Tue. Nov 12th, 2019

The Blue & Gray Press

The University of Mary Washington Student Newspaper

Emerging trend of athleisure clothing merges comfort and style

3 min read
By SARAH HAMPTON Staff Writer The rise of “athleisure,” athletic apparel that people wear in non-athletic settings, may be the comfiest and fastest-growing fashion trend.

By SARAH HAMPTON

Staff Writer

The rise of “athleisure,” athletic apparel that people wear in non-athletic settings, may be the comfiest and fastest-growing fashion trend.

Athleisure is less about durability and more about comfort. Athleisure can include stretchy yoga pants, leggings, hoodies and sneakers that are not designed for high-performance physical activities. Athleisure’s versatility enables it to be worn in many different social settings and still be appropriate. Hitting the streets in clothes that are fit for the gym used to be a fashion faux pas, but it is becoming more socially acceptable.

“I prefer being able to wear leggings and a cute workout top because it saves so much time getting ready in the morning and is comfortable throughout the entire day,” said senior psychology major Amanda St. Cyr.

 “As an athlete, it is really comfortable to wear athleisure clothes. There is such a wide variety of options to choose from so my tastes are fulfilled,” senior business major Ryan van Maanen said.

Source: On Point Fashion / In 2016 athleisure sales climbed to $9.6 billion.

Brands have started to take notice and are capitalizing on this opportunity. Lululemon, Nike, Adidas and Under Armour are just a few brands that are extending their product lines to include more athleisure type pieces. These brands are taking advantage of consumers who view athletics as an all-around lifestyle, not just a hobby.

Shoes are also a big part of the athleisure look. Now instead of supercharged sneakers intended to improve athletic performance, brands are manufacturing “running inspired” and “casual athletic” styles of shoes. They are made to fulfill a desired aesthetic rather than to function as an actual running shoe.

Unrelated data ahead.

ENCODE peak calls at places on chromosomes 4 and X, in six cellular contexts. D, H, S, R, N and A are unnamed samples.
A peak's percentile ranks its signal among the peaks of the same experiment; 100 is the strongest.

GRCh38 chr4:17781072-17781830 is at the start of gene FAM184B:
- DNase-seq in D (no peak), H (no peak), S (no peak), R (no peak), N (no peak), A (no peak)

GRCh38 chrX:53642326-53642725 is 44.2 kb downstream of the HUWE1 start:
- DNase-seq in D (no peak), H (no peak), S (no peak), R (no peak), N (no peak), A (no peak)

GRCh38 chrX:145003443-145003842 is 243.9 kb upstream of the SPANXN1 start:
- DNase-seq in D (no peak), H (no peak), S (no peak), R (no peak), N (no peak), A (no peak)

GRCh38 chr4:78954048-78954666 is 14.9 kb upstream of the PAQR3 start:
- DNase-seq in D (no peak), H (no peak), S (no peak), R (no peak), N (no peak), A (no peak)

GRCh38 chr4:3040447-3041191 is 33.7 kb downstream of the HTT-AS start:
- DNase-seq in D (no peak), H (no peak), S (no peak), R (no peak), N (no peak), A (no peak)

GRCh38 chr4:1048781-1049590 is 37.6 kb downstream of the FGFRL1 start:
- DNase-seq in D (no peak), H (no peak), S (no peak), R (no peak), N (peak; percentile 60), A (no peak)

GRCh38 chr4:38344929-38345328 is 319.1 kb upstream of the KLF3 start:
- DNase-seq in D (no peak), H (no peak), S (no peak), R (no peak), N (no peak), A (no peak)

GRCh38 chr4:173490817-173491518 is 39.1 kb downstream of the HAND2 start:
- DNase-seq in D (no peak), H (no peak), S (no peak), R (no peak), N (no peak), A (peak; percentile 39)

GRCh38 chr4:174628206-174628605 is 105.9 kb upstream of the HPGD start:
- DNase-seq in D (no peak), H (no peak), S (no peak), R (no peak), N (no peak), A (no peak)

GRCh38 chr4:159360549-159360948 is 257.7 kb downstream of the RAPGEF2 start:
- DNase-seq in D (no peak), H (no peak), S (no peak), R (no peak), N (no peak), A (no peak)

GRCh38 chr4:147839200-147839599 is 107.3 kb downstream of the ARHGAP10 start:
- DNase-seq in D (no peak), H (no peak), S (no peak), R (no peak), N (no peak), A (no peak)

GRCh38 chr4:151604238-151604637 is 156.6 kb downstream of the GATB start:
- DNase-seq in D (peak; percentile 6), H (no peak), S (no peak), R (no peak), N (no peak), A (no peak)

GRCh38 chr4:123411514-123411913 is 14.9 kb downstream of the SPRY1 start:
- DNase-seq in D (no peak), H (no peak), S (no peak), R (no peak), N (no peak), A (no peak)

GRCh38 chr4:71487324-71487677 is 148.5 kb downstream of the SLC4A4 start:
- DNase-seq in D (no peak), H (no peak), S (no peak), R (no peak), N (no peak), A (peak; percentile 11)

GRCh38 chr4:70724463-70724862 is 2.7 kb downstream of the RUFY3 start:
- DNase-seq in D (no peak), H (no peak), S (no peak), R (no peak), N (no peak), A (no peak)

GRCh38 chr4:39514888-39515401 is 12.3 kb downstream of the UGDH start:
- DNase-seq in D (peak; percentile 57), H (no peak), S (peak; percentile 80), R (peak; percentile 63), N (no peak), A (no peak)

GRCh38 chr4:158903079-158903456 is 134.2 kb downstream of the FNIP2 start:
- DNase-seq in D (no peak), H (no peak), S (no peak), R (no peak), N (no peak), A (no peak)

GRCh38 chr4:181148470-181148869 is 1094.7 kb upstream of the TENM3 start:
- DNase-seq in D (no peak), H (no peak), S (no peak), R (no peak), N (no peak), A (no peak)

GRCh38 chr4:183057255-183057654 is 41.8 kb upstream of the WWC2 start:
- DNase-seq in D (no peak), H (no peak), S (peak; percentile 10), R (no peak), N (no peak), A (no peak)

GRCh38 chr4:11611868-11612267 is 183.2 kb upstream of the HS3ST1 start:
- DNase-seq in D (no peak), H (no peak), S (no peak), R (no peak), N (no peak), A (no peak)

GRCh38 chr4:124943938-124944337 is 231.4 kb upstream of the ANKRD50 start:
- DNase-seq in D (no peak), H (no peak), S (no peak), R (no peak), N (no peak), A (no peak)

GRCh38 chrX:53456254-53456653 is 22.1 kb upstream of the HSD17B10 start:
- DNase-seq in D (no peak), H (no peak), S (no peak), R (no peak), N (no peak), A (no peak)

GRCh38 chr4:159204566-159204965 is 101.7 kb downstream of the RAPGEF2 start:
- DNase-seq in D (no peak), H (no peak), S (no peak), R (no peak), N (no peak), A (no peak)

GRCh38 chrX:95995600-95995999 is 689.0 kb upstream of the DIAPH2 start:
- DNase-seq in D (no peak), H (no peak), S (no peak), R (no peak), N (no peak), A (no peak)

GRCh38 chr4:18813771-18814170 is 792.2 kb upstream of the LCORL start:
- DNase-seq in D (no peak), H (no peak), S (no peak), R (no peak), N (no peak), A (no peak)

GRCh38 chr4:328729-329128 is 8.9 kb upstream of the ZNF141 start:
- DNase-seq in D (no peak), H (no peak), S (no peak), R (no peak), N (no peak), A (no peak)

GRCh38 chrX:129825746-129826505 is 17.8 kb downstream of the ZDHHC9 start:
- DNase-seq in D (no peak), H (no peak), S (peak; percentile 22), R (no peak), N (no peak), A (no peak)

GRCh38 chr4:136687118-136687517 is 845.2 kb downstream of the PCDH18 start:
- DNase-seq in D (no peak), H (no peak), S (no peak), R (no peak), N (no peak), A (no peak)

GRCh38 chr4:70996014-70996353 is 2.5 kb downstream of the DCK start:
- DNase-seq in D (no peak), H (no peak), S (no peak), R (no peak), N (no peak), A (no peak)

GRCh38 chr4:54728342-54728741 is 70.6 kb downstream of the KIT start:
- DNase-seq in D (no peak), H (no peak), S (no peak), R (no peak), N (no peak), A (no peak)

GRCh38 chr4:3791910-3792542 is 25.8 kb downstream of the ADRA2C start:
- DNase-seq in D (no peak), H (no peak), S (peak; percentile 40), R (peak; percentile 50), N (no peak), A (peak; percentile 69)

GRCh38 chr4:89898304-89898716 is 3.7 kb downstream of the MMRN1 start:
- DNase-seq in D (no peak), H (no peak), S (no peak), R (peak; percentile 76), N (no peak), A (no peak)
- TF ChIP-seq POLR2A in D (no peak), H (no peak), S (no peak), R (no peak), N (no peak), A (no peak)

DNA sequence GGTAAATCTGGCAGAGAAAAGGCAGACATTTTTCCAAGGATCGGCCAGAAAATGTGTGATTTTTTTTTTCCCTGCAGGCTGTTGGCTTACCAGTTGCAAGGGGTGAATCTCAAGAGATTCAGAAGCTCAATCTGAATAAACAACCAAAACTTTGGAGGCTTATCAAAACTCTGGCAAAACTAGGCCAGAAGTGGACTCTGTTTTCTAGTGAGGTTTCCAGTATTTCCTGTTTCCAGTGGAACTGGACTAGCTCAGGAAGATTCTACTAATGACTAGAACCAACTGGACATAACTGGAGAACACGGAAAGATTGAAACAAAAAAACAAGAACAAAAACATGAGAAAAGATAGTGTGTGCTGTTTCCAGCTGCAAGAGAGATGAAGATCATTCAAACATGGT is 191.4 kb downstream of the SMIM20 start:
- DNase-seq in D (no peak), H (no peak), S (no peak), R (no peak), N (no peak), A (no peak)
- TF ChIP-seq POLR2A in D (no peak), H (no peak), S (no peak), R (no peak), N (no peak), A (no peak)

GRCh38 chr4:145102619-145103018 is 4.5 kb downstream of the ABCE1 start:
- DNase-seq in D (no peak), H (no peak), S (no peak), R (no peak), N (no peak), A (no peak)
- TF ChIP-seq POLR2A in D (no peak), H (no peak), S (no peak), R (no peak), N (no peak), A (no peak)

“I have one pair that is my go-to supportive running shoe and I have a couple other pairs that are just for everyday wear. Different situations call for various styles of shoes,” said Hanna Ashby, a senior psychology major.

“When I purchase shoes that are for casual wear, I focus on color and brand more than I normally would for my running shoes,” she said.

This trend has proven to not just be a fad; it is going to stick around. Not only have brands invested in the development of their athleisure lines, but the numbers don’t lie. According to the market research firm NPD Group, the “sport leisure” style of shoe has become the largest category in the U.S sneaker space, even surpassing the “performance” style of footwear.

The NPD report also revealed that the demand for sport leisure styles in 2016 climbed 17% to $9.6 billion, whereas the sales of performance apparel fell 10% to $7.4 billion.

The surge in the popularity of this relaxed look is said to be driven by millennials. An increase in physical health awareness and a shift in what is acceptable to wear in the workplace has promoted a casual environment that athleisure fits in.

“My favorite athleisure brand is Nike. It isn’t too expensive, and they have a wide selection of clothes and accessories to complete the entire outfit,” St. Cyr said.

 “I really like Nike because they are always coming out with new designs and styles. I have also bought a couple pairs of shoes that I have customized myself. It’s nice being able to decide how I want my shoes to look and getting the ideal combination of colors,” said van Maanen.

Athleisure can be spotted on the New York Fashion Week runways, on celebrities promoting brands and on the average American citizen. With varying patterns, styles and an ever-increasing amount of athleisure brands, this trend is certainly here to stay.

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